They watched helplessly as their one and only son was sent off to Vietnam, praying each day for his safe return, only to suffer even more upon his return home as a drug addicted, broken man that only found solace in the hard core drugs that within two years, snuffed out his life. It was their son's sudden, tragic passing that caused my grandpa to heed the pull of home and pack up their belongings and move "back to where he belonged" to South Arkansas.

I was only 5 years old when they left, and I was completely devastated.  My grandparents were my world, so every summer, I made the long airplane ride from California to Arkansas.  The memories of the summers I spent with them are forever a part of me.  Their love for each other and for me helped mold me into the woman I am today.  At 16, the summer visit ended with me deciding to stay in Arkansas, which is where I have been ever since.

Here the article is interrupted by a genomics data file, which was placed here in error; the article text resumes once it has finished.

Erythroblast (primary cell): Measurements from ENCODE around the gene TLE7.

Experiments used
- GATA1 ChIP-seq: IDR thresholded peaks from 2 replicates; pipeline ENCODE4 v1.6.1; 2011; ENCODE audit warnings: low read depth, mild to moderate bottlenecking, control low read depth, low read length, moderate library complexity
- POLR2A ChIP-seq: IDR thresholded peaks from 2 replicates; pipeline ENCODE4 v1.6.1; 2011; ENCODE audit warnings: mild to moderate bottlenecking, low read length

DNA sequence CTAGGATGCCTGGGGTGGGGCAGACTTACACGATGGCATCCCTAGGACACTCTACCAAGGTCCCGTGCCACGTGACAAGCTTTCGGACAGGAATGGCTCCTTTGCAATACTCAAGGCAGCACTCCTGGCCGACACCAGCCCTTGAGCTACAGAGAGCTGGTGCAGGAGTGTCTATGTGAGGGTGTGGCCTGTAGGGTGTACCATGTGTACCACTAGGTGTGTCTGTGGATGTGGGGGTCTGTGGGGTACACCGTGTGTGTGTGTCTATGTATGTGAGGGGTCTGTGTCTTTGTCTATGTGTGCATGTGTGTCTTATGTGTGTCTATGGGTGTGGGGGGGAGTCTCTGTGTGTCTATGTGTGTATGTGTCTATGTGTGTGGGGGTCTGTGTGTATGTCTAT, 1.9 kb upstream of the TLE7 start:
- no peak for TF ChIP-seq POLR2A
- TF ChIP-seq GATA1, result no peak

My grandparents taught me so many things during their time here on this earth.  Love, family, respect, history, strength and faith.  At the age of 62, my grandfather heeded the call and surrendered to preach.  He spent his remaining years visiting nursing homes and preaching the Gospel of Jesus Christ. Although they each were broken when their son died, they both felt they were given a gift, a second chance at loving a son, when my own dearest son came along.

Although I miss them both terribly, I keep their memory alive each day in my heart, remembering everything they taught me, hoping that as they watch from Heaven, they are proud of the woman I have become. Even though I wish they were still here, I take comfort in the knowledge that, one day, I will be reunited with them in Heaven for all eternity. These thoughts keep the tears at bay and bring the smile to my face when the longing to see them becomes too great.